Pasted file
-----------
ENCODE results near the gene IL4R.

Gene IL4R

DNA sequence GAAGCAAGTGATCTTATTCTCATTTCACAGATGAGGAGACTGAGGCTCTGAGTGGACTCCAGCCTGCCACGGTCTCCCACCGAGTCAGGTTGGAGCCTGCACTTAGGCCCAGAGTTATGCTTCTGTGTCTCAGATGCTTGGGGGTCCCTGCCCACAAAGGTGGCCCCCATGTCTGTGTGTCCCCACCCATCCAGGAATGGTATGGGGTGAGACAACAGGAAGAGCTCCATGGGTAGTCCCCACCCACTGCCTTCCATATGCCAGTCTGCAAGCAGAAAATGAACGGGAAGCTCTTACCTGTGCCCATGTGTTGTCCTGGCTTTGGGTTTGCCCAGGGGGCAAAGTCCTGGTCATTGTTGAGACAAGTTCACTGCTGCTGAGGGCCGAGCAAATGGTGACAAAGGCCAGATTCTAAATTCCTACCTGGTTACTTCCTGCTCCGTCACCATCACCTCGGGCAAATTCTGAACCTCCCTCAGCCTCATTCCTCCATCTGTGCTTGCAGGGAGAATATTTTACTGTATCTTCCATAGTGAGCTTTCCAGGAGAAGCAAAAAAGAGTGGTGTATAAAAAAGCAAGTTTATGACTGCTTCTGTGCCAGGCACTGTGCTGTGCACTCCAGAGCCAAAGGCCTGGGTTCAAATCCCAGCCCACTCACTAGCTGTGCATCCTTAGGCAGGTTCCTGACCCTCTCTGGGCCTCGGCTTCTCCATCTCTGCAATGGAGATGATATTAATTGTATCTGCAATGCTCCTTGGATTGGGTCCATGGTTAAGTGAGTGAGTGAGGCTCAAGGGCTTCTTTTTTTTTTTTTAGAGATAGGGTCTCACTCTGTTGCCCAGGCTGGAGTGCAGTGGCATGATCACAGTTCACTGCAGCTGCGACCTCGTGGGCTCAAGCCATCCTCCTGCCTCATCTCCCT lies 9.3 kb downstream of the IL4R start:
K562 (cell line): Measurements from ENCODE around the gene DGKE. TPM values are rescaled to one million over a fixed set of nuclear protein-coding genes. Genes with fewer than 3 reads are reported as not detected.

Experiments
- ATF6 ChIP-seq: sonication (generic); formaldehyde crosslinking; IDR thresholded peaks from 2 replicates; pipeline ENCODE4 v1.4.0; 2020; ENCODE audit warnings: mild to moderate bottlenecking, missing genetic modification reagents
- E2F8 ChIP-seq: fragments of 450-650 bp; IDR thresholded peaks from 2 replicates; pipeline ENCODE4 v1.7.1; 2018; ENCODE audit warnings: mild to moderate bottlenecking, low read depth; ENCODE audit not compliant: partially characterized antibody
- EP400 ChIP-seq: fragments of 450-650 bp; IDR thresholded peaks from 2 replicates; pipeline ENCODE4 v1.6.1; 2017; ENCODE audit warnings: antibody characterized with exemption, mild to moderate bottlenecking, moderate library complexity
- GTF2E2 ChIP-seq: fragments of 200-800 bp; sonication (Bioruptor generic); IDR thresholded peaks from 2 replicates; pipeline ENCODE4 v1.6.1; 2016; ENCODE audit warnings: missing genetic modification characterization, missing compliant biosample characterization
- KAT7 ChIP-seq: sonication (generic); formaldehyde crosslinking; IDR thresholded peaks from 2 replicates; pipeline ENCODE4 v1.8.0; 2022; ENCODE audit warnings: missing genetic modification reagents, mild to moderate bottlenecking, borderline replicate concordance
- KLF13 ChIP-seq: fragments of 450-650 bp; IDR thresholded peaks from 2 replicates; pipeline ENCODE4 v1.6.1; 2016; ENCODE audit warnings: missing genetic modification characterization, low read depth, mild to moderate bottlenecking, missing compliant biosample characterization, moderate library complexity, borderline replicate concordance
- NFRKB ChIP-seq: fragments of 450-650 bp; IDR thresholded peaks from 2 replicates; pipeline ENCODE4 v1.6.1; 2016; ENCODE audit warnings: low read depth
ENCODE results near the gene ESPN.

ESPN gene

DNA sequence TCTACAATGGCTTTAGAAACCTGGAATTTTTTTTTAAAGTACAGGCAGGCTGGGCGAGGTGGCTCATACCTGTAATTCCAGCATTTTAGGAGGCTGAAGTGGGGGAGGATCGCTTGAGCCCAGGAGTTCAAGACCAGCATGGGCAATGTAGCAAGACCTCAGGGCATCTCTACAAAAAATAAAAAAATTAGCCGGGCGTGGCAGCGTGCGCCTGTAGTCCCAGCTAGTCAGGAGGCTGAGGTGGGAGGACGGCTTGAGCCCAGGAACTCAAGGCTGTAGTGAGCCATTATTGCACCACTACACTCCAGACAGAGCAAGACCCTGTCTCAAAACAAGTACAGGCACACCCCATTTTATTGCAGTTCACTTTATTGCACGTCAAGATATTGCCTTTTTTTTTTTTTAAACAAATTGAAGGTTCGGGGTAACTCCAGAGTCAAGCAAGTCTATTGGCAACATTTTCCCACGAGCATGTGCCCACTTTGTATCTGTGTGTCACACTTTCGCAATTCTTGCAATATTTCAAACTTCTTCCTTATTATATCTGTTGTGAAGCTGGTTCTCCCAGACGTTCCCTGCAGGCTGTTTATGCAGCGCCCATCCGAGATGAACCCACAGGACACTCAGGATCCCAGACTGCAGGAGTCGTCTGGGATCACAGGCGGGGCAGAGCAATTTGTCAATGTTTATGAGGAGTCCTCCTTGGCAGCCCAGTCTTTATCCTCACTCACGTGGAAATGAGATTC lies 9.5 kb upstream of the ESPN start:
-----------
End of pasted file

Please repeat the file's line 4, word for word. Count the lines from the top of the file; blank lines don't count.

K562 (cell line): Measurements from ENCODE around the gene DGKE. TPM values are rescaled to one million over a fixed set of nuclear protein-coding genes. Genes with fewer than 3 reads are reported as not detected.